Homage for a Humble Fish
Homage for a Humble FishBoggy Bayou Mullet Festival Fetes a Favored Fish in Celebration of Niceville’s past
By Christy Kearney
Some people might consider the mullet to be a lowly, bottom-feeding fish, but that line of thinking doesn’t hold up by local standards. Niceville natives will proudly explain how the obscure little fish served as an integral part of the city’s cultural and economic development, as well as the inspiration for the Boggy Bayou Mullet Festival.
“Niceville’s whole history in younger days was built on two things: timber and mullet,” said James Campbell, an Okaloosa County commissioner and the public relations and recreation director for the city of Niceville. “Mullet played a big part in the economy of the city.”
The brainchild of Niceville native and businessman Francis Spence, the Mullet Festival started as a community festival exalting the underestimated fish that helped bring economic stability and profitability to Niceville.
Spence, the Niceville/Valparaiso Chamber of Commerce president at the time, was looking for an effective way to promote the area in the mid-1970s. His idea for a festival became a reality in 1976 when he, Niceville City Manager Lannie Corbin and local volunteers began planning the first-ever Boggy Bayou Mullet Festival. The festival, as Spence envisioned it, would put Niceville on the map, increase the local mullet market, generate a positive economic impact for the city and enhance its already strong sense of community.
Spence and Corbin, both still active festival committee members, organized a jam-packed lineup for the inaugural event. Activities included a canoe race, golf tournament, street dance, sailing regatta and fire department contests, leading up to the main event on Sept. 24, 1977.
The agenda was set, but would people actually show up? Nerves were put at ease as festival-goers arrived in droves – 35,000 in all – to eat fried mullet, listen to music, watch water-sport demonstrations and congregate with friends and neighbors.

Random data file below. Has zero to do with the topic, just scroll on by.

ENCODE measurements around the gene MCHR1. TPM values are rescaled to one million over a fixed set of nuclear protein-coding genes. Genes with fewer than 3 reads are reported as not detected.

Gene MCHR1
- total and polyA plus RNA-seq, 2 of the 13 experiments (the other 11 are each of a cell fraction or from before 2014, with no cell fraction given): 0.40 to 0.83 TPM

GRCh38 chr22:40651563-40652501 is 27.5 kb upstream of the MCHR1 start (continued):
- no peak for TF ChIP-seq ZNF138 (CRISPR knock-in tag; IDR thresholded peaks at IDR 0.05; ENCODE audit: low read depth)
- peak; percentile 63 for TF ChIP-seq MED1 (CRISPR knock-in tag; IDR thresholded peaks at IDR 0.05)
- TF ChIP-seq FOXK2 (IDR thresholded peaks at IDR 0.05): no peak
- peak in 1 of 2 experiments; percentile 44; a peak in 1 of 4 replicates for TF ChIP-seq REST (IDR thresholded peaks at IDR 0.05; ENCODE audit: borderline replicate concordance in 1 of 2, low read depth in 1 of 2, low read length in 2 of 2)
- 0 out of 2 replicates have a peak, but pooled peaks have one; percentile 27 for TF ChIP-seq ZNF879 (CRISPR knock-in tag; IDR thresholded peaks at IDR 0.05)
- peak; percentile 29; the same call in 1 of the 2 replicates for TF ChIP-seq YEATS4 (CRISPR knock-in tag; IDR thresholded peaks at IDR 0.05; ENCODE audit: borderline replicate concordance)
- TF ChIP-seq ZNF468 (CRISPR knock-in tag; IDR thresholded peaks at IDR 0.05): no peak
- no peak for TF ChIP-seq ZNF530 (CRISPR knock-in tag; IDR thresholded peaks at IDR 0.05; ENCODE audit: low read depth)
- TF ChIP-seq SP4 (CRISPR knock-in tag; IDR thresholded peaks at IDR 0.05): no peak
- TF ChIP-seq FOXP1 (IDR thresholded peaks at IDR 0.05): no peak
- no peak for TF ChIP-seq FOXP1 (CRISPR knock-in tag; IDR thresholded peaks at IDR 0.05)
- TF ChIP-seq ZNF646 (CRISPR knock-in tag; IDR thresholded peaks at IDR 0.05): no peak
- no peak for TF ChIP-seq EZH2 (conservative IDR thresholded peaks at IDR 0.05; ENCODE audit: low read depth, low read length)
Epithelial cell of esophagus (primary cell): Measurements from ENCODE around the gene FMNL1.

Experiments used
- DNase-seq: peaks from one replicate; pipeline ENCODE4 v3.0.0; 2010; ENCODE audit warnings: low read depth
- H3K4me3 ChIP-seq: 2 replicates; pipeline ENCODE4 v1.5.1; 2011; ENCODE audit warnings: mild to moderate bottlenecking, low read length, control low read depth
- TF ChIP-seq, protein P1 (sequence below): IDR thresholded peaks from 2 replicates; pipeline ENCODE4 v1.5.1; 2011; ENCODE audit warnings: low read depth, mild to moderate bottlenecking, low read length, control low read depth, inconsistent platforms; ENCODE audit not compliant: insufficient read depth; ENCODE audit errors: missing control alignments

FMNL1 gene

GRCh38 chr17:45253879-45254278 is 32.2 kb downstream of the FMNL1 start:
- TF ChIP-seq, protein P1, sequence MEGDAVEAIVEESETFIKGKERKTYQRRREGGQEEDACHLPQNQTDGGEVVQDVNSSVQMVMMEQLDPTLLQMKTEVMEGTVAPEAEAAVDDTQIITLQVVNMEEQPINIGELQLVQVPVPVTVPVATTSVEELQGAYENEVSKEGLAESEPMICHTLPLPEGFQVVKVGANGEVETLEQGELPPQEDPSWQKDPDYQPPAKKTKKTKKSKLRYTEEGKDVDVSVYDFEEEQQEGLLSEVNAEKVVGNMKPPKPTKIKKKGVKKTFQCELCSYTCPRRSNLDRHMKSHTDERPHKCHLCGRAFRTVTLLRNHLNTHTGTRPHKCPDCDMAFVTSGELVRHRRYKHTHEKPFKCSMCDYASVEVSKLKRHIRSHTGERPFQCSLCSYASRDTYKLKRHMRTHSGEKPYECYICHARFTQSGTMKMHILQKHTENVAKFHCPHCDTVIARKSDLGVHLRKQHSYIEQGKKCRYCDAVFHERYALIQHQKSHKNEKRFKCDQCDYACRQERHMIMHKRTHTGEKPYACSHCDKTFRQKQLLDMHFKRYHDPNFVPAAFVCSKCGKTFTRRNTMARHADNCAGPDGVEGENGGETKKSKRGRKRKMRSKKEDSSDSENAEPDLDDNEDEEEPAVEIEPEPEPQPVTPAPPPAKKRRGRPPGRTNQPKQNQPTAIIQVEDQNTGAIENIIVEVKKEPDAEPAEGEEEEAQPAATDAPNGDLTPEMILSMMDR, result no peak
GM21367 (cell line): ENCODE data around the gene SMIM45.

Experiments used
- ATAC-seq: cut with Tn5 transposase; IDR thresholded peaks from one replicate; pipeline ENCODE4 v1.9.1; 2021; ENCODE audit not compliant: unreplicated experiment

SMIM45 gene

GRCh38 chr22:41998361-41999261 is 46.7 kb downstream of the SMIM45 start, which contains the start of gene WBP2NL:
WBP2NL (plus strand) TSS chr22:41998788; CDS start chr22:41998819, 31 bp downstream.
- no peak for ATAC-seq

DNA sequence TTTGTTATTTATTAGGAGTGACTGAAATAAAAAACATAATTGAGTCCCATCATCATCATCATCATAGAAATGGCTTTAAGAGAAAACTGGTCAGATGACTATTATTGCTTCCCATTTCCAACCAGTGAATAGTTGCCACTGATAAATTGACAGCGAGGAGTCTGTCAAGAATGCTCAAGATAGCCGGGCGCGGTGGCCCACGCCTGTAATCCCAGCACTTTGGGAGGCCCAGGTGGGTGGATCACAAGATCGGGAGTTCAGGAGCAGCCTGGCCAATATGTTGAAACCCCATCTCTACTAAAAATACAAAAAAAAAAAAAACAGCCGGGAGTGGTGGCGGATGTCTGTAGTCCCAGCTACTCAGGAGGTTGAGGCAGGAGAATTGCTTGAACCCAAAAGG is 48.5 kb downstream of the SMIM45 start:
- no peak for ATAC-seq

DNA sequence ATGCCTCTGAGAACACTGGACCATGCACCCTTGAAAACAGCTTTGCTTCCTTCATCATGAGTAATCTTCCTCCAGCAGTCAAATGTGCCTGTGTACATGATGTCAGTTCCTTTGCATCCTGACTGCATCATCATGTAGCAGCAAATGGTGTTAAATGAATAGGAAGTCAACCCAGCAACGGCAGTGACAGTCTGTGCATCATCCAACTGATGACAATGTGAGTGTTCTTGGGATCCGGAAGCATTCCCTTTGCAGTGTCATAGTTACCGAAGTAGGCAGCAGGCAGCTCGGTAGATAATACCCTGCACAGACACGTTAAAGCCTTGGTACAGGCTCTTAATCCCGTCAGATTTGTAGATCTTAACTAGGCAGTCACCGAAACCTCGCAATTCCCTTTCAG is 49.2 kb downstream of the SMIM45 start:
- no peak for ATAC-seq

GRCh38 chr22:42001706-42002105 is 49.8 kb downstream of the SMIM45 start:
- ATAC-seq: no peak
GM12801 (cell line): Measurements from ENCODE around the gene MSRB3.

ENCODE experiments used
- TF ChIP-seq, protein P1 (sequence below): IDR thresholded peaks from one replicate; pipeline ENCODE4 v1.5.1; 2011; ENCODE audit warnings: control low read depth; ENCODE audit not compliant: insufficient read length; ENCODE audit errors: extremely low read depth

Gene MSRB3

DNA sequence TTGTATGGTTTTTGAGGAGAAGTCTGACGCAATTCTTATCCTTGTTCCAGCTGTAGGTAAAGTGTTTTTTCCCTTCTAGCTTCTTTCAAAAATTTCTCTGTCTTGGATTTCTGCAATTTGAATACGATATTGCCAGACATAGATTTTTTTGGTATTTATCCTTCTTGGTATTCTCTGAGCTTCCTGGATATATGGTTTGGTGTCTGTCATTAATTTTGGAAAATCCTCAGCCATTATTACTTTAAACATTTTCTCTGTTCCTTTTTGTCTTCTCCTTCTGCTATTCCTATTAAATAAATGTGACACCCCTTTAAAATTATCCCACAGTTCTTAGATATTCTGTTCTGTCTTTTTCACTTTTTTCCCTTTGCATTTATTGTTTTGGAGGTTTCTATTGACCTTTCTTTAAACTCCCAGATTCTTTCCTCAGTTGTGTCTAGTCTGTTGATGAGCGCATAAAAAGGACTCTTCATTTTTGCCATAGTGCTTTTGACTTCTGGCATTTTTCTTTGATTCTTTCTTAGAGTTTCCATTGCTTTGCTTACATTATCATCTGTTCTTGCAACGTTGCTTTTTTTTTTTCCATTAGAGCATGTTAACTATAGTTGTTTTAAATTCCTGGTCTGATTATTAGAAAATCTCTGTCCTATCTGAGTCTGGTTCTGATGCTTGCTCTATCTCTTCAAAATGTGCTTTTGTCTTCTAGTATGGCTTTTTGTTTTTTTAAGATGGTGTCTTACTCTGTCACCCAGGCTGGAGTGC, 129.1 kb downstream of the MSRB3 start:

The festival was a hit, and it has only gained support and recognition since its inception.
“The city takes a lot of pride in the event,” Campbell said. “Every year, they make it a little better.”
The festival, now a three-day event with crowds reaching more than 200,000, has grown in many respects to include a dedicated location in Niceville, national entertainment, and expanded food and vendor booths.
“The most positive thing we did was add the fence around the grounds,” a change the committee made in the early 1990s, Campbell said. The fence has helped officials manage the crowds more effectively.
The quality of entertainment also has become a festival draw. The early festivals featured local and regional entertainers. Beginning in 1990 with The Platters and The Drifters, the stage began showcasing national headliners such as Lonestar, Neal McCoy, the Dixie Chicks, Montgomery Gentry and Rascal Flatts.
One of the most popular additions to the festival was the Family Day six years ago. The planning committee responded to community concerns about the festival atmosphere by implementing a family-friendly showcase of entertainment and activities on the Sunday of each festival weekend.
“The thought behind it was that we’d had some opposition about selling beer, and it was a compromise which has been a great compromise,” said Lavon Mason, a longtime festival committee member. “It was a really good decision.”
With all the growth, some things remain the same – community spirit, the Boggy Boys (a group of local “boys” who fry mullet each year), the Miss Mullet pageant, food and fun for the whole family, and familiar faces. From Day One, the festival was about building a better, stronger community. The festival continues to be a prosperous venue for military, school and civic groups to raise funds and build community support.
Festival planners say the weekend festivities also serve as a backdrop for the coming together of family and friends.
“There are a lot of reunions, believe it or not, planned around the Mullet Festival,” Mason said. “It’s tradition.”
And this year will be no different. Entertainers slated for the Oct. 19-21 event include country great Kenny Rogers, Blake Shelton, Gary Allan and Keith Anderson, as well as visits from Dora the Explorer and Jimmy Neutron for the kids.
“The Mullet Festival has meant a lot to a lot of people over the years,” Campbell said. “It is something that is here to stay.”
For more information on the Boggy Bayou Mullet Festival, visit cityofniceville.org or call (850) 729-4545.